The Merriam-Webster Word of the Day is panacea. Read on for what it means, how it’s used, and more.
What It Means
A panacea is something that is regarded as a cure-all—that is, a remedy for all ills or difficulties.
// The new program should help with the city’s housing crisis, but it’s no panacea.
PANACEA in Context
“Eventually, EV may reduce global consumption of fossil fuels, but they are not a panaceathat will replace fossil fuels.” — Michael Mainelli, letter in The Providence (Rhode Island) Journal, 12 Apr. 2022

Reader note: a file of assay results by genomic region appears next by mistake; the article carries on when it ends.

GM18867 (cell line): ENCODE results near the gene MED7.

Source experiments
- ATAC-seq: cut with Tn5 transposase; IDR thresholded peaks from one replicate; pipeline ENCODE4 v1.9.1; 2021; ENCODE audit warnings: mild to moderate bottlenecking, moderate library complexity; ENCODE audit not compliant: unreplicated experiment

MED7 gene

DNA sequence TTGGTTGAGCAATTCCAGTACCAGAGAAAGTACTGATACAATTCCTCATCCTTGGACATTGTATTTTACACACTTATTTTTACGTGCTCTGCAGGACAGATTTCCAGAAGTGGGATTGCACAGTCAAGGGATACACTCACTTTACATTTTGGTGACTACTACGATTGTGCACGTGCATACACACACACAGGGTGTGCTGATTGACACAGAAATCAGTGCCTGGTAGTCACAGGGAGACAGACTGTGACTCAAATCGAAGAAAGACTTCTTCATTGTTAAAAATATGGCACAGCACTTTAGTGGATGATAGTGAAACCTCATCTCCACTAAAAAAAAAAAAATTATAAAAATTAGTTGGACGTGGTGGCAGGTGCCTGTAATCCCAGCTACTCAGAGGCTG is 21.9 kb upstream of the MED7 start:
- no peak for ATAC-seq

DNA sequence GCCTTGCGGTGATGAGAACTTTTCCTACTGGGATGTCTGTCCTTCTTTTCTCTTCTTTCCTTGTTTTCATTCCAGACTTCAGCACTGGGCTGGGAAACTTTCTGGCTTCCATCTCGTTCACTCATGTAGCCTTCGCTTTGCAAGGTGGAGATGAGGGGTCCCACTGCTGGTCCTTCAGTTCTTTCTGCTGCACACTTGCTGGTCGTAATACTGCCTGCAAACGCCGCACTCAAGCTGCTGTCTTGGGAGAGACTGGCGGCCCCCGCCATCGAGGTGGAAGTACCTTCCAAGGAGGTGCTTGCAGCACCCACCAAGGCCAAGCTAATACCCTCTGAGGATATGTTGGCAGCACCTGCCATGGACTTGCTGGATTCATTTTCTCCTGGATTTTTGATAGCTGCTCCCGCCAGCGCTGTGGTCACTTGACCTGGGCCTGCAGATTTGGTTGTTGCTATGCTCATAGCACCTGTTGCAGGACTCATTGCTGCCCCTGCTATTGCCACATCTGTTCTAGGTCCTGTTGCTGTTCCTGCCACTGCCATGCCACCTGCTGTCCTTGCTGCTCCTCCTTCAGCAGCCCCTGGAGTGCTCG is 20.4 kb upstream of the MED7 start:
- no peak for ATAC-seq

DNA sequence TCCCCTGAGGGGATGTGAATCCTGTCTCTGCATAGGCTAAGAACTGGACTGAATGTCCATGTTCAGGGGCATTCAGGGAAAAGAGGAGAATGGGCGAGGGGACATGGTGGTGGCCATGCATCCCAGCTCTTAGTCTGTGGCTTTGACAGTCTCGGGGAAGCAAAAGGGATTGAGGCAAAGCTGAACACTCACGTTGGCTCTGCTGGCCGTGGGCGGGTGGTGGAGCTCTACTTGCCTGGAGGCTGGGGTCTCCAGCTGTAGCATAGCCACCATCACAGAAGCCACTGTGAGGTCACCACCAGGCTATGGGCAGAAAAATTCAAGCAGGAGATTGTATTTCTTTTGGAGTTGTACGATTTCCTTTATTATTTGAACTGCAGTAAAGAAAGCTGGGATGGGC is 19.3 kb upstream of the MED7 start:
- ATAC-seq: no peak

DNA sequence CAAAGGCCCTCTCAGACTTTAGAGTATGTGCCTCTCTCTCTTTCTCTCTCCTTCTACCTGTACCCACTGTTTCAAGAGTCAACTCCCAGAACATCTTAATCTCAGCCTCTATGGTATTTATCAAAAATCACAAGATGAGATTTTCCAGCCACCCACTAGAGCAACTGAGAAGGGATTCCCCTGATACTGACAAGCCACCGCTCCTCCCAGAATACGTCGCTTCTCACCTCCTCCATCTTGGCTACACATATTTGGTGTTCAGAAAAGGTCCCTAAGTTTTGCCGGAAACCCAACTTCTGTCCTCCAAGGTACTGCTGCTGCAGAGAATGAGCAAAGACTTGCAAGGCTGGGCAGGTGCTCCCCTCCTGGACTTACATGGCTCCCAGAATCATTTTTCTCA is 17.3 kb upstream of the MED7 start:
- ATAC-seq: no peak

Did You Know?
English speakers took panaceafrom Latin, but as is the case with many Latin borrowings, the word ultimately traces its roots to Greek: panakēs, meaning “all-healing,” comes from pan-, meaning “all,” and akos, meaning “remedy.” The Latin designation Panacea or Panaces was in past centuries awarded to various plants, among them the herb today known as Prunella vulgaris, whose common name is self-heal. In current use, panacea is most often used to decry a remedy that falls far short of what some claim it can do.